EU Rejects a Rescue of Faltering East Europe
European Union leaders, led by German Chancellor Angela Merkel, rejected a call by Hungary for a sweeping bailout of Eastern Europe, as the bloc struggled to find consensus on an approach to the spiraling financial crisis at a summit Sunday.
The global recession has greatly strained the bonds holding together the 27 nations that now make up the European Union, formed in the wake of World War II, and poses the most significant challenge in decades to its ideals of solidarity and common interest.
Ms. Merkel said she couldn’t see the need for a broad grant of aid to Eastern Europe. “The situation is very different” in Europe’s economies. “We cannot compare Slovakia nor Slovenia with Hungary,” she told reporters.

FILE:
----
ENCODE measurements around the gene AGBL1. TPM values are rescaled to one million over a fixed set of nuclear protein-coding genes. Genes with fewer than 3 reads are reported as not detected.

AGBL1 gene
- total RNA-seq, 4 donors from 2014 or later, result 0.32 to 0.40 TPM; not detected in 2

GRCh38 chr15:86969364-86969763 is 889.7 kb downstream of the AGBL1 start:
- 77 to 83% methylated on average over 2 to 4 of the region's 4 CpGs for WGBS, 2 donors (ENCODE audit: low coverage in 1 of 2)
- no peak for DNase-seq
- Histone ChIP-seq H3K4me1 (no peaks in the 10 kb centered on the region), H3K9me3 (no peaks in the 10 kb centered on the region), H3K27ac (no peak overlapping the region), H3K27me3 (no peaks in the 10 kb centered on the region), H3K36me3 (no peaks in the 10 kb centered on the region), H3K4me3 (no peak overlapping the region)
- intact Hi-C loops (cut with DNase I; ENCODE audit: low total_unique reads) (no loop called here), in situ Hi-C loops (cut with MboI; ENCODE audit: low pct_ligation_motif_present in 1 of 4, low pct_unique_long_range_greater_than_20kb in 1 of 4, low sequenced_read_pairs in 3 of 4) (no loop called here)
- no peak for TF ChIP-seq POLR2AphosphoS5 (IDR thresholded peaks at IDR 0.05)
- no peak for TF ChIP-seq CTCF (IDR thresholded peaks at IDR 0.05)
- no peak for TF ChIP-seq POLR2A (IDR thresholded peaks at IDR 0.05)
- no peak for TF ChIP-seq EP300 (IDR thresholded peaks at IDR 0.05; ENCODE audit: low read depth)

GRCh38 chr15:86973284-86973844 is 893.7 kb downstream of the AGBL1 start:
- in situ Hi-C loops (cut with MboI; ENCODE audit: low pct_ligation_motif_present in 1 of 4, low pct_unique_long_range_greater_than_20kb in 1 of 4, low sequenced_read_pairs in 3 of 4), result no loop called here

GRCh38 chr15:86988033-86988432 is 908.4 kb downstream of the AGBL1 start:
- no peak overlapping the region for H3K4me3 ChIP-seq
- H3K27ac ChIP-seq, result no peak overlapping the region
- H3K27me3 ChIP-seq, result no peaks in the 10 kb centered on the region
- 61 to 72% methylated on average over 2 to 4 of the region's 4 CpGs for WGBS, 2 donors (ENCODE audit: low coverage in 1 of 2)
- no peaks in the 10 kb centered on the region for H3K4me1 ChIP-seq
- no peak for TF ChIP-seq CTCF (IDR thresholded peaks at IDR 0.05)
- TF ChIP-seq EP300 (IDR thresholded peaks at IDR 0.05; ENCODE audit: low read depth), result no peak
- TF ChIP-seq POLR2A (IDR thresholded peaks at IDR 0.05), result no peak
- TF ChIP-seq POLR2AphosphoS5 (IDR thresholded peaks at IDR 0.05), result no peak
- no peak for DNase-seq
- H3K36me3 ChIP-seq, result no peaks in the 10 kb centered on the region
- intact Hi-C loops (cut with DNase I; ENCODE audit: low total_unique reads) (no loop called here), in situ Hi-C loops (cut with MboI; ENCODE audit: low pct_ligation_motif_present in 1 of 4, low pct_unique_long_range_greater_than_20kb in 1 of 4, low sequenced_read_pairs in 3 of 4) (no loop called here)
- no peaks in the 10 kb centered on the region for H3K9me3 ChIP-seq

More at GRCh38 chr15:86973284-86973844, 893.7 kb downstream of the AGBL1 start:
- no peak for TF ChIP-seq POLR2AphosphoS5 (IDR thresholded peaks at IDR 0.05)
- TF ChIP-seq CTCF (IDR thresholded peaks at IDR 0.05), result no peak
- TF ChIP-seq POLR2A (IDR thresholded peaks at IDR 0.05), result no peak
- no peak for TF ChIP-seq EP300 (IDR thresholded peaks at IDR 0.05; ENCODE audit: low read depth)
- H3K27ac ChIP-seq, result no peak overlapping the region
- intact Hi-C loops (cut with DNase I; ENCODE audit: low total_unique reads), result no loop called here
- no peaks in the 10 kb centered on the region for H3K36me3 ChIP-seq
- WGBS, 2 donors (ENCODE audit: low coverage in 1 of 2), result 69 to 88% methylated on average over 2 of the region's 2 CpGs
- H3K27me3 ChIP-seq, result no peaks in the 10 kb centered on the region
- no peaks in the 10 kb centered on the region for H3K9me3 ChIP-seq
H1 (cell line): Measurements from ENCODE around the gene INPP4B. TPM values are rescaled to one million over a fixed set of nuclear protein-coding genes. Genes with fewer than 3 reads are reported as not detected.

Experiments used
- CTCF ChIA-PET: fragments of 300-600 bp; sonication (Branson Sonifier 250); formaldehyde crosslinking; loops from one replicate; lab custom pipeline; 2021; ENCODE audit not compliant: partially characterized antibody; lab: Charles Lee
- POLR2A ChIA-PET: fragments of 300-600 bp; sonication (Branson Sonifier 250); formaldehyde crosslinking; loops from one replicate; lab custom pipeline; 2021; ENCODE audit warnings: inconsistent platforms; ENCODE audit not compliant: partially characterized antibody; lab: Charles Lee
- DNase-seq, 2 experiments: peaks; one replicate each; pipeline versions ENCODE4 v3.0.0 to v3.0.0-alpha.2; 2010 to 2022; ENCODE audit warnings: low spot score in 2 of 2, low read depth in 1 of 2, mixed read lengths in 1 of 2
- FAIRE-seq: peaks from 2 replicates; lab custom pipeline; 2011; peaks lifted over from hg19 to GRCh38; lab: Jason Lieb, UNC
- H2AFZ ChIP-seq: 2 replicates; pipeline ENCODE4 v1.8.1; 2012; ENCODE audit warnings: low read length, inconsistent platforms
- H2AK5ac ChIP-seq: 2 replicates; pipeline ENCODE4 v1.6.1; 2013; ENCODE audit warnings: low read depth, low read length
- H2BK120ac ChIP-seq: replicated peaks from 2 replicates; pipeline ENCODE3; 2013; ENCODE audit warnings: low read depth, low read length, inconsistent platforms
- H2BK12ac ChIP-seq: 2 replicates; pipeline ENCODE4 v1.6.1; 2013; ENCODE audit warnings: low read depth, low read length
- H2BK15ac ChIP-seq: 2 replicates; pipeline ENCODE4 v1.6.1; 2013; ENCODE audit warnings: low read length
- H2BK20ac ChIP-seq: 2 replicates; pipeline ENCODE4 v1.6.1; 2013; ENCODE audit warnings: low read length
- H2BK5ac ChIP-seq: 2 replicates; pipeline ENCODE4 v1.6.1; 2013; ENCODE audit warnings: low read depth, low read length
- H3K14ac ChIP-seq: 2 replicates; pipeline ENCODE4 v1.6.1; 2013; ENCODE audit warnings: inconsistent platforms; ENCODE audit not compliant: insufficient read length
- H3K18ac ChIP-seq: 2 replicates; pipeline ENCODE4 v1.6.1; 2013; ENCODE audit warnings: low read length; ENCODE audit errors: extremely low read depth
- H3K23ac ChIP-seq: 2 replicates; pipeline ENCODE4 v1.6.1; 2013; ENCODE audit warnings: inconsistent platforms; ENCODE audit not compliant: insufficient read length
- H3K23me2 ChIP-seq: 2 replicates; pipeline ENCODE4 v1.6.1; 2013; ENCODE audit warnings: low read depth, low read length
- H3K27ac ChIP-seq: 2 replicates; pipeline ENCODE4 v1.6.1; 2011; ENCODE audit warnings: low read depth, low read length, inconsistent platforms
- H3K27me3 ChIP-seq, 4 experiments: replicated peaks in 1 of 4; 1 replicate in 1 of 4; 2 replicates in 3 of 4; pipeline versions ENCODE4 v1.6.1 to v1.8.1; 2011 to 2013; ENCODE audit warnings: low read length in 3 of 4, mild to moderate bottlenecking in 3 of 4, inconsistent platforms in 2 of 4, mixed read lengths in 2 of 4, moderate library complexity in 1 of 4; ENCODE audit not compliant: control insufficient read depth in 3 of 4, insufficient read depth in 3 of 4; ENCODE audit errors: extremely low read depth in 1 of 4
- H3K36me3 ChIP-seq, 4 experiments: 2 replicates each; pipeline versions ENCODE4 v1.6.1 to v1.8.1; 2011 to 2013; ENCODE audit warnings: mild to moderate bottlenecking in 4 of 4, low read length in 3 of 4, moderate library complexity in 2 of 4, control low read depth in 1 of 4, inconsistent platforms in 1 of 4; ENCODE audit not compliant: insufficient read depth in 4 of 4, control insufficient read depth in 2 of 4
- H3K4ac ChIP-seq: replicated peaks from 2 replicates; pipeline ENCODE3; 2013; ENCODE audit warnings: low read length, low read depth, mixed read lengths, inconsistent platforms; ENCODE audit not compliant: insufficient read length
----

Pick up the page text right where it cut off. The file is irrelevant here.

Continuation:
Hungarian Prime Minister Ferenc Gyurcsany, who proposed a bailout package of up to €190 billion ($240.84 billion), warned that without aid a “new Iron Curtain” would descend on Europe and again separate East from West. Hungary has been battered by declining demand for its exports and a plummeting currency — straining Hungarians who borrowed in euros to buy houses that have now sunk in value.
[ Continue reading original article on The Wall Street Journal ]